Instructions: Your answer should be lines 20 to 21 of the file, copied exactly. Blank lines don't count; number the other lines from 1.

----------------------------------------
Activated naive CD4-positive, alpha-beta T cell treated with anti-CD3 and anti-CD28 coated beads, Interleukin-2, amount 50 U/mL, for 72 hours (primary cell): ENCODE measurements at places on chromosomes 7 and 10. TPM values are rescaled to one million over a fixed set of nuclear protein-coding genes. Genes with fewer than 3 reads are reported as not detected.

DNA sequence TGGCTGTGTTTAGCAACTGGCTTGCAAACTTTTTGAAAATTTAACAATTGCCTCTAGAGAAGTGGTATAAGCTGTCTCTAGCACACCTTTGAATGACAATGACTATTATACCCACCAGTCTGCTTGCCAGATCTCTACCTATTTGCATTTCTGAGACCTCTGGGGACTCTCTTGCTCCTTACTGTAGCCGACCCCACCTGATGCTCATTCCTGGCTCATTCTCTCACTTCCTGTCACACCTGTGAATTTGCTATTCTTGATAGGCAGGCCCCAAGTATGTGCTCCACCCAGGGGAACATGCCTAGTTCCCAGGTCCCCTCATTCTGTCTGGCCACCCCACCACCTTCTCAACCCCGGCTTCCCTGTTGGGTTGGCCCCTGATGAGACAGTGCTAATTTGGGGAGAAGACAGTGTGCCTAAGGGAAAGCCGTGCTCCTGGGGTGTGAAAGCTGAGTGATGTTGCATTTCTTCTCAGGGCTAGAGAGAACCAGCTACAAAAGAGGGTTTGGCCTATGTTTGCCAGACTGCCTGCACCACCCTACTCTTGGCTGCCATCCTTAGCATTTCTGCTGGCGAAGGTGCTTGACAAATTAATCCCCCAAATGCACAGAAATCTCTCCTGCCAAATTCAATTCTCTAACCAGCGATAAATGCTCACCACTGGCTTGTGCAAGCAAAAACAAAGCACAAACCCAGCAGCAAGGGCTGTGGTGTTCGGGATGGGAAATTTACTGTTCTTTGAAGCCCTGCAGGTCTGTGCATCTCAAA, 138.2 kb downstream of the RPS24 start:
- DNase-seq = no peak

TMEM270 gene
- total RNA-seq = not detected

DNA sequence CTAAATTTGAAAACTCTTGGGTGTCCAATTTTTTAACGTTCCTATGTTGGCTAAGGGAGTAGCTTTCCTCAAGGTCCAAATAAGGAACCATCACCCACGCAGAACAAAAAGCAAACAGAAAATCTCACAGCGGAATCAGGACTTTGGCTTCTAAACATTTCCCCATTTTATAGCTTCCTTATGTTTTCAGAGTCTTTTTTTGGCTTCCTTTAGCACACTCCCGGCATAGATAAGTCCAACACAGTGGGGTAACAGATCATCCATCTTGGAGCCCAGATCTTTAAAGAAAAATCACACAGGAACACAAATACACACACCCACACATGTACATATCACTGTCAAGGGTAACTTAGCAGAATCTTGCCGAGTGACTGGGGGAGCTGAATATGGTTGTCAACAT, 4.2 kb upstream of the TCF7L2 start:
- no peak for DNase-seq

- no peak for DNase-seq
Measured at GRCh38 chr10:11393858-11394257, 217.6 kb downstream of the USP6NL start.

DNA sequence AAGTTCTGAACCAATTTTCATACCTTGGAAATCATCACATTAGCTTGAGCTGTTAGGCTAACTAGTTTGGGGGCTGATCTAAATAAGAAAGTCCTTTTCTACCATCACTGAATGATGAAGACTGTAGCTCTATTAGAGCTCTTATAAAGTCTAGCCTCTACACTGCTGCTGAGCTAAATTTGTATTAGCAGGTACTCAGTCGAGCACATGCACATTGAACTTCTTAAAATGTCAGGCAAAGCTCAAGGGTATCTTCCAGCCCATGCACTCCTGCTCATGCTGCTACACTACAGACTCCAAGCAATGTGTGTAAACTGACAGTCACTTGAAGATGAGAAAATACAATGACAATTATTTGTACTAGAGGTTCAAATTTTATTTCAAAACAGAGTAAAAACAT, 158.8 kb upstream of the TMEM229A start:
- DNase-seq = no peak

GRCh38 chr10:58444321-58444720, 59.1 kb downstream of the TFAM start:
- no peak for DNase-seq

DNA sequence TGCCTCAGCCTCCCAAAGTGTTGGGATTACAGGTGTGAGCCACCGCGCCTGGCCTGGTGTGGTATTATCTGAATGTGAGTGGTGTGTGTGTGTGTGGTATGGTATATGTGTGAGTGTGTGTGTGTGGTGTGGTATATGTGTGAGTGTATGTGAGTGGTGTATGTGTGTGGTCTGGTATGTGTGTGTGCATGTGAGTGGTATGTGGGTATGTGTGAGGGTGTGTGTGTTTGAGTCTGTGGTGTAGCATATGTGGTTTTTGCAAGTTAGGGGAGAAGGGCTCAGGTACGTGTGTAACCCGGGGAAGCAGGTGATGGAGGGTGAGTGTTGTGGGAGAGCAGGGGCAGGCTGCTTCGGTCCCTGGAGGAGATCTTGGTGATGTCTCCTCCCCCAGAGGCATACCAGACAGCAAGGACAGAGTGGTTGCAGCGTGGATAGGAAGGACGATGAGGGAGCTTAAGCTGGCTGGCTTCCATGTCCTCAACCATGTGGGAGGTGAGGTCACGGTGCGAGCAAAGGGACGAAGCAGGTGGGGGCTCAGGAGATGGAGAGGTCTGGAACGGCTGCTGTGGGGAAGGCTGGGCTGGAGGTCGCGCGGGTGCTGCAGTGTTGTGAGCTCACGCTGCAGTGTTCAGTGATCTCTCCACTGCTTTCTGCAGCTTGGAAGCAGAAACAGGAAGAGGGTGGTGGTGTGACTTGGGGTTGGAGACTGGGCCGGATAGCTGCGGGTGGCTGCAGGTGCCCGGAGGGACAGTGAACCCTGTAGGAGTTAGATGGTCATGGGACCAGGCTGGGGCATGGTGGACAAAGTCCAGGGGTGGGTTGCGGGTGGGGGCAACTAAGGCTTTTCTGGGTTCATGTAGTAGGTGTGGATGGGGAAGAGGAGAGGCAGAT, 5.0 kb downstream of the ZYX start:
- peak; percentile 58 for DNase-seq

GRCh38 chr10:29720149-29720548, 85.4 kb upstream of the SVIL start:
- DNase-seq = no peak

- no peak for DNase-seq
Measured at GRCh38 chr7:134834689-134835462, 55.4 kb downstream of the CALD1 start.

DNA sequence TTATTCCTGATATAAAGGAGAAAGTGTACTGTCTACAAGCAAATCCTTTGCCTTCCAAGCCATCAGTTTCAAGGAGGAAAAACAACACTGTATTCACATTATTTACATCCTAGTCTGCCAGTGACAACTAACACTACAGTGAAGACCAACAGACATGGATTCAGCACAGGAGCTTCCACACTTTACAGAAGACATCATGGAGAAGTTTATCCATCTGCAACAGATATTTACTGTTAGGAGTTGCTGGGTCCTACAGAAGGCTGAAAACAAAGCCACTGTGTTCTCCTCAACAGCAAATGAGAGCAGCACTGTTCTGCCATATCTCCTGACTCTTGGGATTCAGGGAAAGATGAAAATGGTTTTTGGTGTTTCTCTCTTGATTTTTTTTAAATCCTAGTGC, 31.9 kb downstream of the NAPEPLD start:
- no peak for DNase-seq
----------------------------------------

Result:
DNA sequence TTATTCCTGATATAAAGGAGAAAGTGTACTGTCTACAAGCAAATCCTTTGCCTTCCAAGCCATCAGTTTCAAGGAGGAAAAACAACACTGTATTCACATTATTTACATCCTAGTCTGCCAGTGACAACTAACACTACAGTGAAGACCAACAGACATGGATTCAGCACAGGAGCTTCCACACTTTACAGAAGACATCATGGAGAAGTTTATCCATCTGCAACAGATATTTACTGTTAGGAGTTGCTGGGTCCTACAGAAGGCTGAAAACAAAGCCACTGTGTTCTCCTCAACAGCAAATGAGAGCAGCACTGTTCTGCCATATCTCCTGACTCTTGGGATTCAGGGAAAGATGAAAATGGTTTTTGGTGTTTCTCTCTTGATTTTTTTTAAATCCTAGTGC, 31.9 kb downstream of the NAPEPLD start:
- no peak for DNase-seq